Connect to share and comment

One year ago, just before Egypt’s President Mubarak was toppled, protesters called the military to their side: The side of history. Hundreds of thousands chanted, “The army. The people. One hand.” The army was seen, then, as heroic. But now many fear the mighty Egyptian military with its vast economic resources will not relinquish power — that it has betrayed the revolution.

Field Marshal Tantawi Ministry
Exploring the shadowy economics of its brutal hold on power.

Palestinian president Mahmud Abbas (R) walks next to Field Marshal Hussein Tantawi, head of the ruling Supreme Council of the Armed Forces, prior to their meeting at the Ministry of Defense headquarters in Cairo on May 30, 2011.

Egypt military trials protest
More than 12,000 civilians caught in army netherworld.
Egyptian Americans military aid
New group wants to help America help Egypt.
Girl in blue bra Egypt
Secrecy and violence as SCAF holds tight to the country and its economy.
"The Army, The People..."
Army officers who joined Tahrir protests in jail with little public...
Turkey protests 2013_07_01

Commentary: Military coups do not advance the cause of democracy.

About This Project

One year into Egypt’s unfinished revolution, there are many fateful questions that loom here in the most populous nation in the Arab world as it leans forward into a new and uncertain future.

There are questions of how to square a hope for democracy with a history of autocratic rule, of the role of religion in shaping a new constitution and of what the sweeping victory by Islamist parties in recent elections will mean for the rights of the Christian minority, women and so many who put so much on the line in this revolution to make Egypt a more democratic country.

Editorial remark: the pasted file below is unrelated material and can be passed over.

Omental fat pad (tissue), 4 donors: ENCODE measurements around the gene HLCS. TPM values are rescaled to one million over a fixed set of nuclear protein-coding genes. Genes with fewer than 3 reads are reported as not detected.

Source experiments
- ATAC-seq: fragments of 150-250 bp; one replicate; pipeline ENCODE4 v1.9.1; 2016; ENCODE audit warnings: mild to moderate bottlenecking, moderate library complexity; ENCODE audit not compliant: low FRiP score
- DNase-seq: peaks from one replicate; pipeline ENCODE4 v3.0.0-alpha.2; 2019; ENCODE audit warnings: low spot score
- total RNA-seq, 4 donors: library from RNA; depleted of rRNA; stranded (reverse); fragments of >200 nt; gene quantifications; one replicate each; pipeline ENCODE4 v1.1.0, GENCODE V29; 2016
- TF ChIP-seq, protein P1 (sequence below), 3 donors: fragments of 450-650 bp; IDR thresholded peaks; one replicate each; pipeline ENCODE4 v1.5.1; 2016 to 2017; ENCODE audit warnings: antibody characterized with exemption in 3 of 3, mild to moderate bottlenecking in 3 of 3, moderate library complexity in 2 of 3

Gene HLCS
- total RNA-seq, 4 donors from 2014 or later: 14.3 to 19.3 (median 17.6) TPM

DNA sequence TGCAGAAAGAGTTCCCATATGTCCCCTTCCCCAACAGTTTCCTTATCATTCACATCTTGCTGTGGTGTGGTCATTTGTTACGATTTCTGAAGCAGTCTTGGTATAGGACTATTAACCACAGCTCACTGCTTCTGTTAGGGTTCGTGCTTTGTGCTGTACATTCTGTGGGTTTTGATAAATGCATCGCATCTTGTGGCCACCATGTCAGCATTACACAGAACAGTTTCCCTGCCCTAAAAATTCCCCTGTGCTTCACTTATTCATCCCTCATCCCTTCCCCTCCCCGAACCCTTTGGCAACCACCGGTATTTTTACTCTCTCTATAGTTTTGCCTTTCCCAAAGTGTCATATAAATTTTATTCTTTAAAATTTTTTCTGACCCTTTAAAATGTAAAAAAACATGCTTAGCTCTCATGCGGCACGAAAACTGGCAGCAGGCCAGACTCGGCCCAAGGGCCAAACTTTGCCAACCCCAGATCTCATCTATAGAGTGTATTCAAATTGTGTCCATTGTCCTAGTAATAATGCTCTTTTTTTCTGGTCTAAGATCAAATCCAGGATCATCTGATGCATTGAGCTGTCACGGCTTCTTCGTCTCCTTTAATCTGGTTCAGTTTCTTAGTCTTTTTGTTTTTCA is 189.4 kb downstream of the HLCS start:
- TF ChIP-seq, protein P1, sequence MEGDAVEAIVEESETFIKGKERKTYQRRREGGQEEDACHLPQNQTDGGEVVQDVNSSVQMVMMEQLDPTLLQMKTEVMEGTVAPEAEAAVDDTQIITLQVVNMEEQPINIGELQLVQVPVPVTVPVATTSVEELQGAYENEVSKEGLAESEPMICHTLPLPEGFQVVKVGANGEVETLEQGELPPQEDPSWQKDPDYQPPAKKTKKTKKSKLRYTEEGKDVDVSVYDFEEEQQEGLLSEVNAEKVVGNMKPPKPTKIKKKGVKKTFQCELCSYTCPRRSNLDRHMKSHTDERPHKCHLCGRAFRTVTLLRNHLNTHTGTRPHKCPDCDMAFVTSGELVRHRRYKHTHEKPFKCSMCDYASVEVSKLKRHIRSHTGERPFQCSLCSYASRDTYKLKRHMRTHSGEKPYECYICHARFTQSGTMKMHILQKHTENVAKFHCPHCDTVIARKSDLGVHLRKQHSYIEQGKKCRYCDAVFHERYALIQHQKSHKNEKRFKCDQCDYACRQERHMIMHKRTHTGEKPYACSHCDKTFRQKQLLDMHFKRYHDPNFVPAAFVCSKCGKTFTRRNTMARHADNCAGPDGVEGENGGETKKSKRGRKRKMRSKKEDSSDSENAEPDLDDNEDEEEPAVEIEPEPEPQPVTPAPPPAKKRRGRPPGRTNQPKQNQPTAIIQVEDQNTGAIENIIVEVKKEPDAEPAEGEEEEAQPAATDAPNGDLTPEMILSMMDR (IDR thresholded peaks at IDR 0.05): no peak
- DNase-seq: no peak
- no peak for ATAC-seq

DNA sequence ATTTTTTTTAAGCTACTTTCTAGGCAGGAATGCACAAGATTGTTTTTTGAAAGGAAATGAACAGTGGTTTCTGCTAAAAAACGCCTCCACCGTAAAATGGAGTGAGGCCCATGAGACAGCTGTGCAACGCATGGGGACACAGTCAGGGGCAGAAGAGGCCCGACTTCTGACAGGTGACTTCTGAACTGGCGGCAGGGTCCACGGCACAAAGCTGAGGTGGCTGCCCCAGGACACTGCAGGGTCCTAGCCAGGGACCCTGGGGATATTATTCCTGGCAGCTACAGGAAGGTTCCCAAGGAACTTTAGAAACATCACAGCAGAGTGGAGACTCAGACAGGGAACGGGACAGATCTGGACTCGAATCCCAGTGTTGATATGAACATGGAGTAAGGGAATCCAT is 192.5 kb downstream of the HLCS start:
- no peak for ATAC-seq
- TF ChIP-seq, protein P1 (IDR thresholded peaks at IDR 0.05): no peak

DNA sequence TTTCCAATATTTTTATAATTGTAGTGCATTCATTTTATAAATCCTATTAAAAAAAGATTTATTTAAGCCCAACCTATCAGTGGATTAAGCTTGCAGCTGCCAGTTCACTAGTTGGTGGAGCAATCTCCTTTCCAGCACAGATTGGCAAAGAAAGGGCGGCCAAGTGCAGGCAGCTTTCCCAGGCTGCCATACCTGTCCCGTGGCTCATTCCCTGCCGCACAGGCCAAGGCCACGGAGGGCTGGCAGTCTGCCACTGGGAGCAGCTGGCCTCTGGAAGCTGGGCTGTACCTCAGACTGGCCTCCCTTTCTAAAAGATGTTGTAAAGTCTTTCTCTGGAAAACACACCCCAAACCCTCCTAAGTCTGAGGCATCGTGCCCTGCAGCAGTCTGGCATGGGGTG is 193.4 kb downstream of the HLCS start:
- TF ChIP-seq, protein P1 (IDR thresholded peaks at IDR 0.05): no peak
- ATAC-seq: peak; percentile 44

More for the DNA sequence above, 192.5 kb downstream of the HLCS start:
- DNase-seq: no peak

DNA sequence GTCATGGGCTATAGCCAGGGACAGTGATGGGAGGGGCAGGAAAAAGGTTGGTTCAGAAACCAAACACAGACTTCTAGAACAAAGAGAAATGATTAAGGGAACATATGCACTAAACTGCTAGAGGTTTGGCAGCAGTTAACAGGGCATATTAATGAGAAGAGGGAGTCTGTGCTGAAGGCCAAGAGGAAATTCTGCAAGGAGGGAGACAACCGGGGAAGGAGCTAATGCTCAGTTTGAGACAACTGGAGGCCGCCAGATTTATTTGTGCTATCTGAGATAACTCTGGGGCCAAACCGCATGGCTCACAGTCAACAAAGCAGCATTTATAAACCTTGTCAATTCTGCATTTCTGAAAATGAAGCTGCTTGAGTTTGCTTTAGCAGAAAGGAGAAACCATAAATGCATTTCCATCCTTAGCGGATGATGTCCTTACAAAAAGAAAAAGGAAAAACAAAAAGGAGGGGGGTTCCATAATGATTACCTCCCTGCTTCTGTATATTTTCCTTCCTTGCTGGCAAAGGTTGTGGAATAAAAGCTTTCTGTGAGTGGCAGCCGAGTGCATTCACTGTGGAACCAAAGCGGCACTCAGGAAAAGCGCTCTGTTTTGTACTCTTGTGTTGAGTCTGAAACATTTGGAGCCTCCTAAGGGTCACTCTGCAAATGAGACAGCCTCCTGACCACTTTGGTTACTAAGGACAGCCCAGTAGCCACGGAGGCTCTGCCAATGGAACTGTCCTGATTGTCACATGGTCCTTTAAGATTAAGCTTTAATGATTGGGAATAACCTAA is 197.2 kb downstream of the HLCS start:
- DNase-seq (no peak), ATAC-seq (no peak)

In this 'Special Report,' GlobalPost looks into the deterioration of the relationship between "The army" and "The people" featuring extensive reporting on:

* The vast economic empire controlled by the elites of the Supreme Council of the Armed Forces (SCAF) even as the national economy struggles.

* A netherworld faced by more than 12,000 civilians arrested under emergency laws and forced to undergo military trial.

* A small movement of opposition within the military, now only a trickle but one which analysts believe could grow.

* Why the revolutionary who led the chant “The Army, The People …” feels betrayed by the revolution.

* An Egyptian bomber pilot and decorated hero who was among the officers who went to Tahrir Square and was proud that the military supported the revolution. Now he speaks out in a rare interview, saying he is ashamed of the military and that it is only holding on to power because it is unwilling to give up its economic interests. 

* The Seif family, a family at the forefront of the revolution, which has fought on the side of human rights and paid a price for it. 

* The role of the Egyptian diaspora in America, now beginning to exert influence to try to help shape a new Egypt.

But of all the questions casting a shadow across Egypt, there is one that is most sharply in focus right now as the tumult of the ‘Arab Awakening’ continues to unfold in the region.

That is, what role will the military play in a new Egypt? Though the answer is not yet totally clear, there is no doubt that the relationship between "The army" and "The people" is undergoing a profound transformation.

Additional Special Reports

Support for GlobalPost Special Reports is provided by: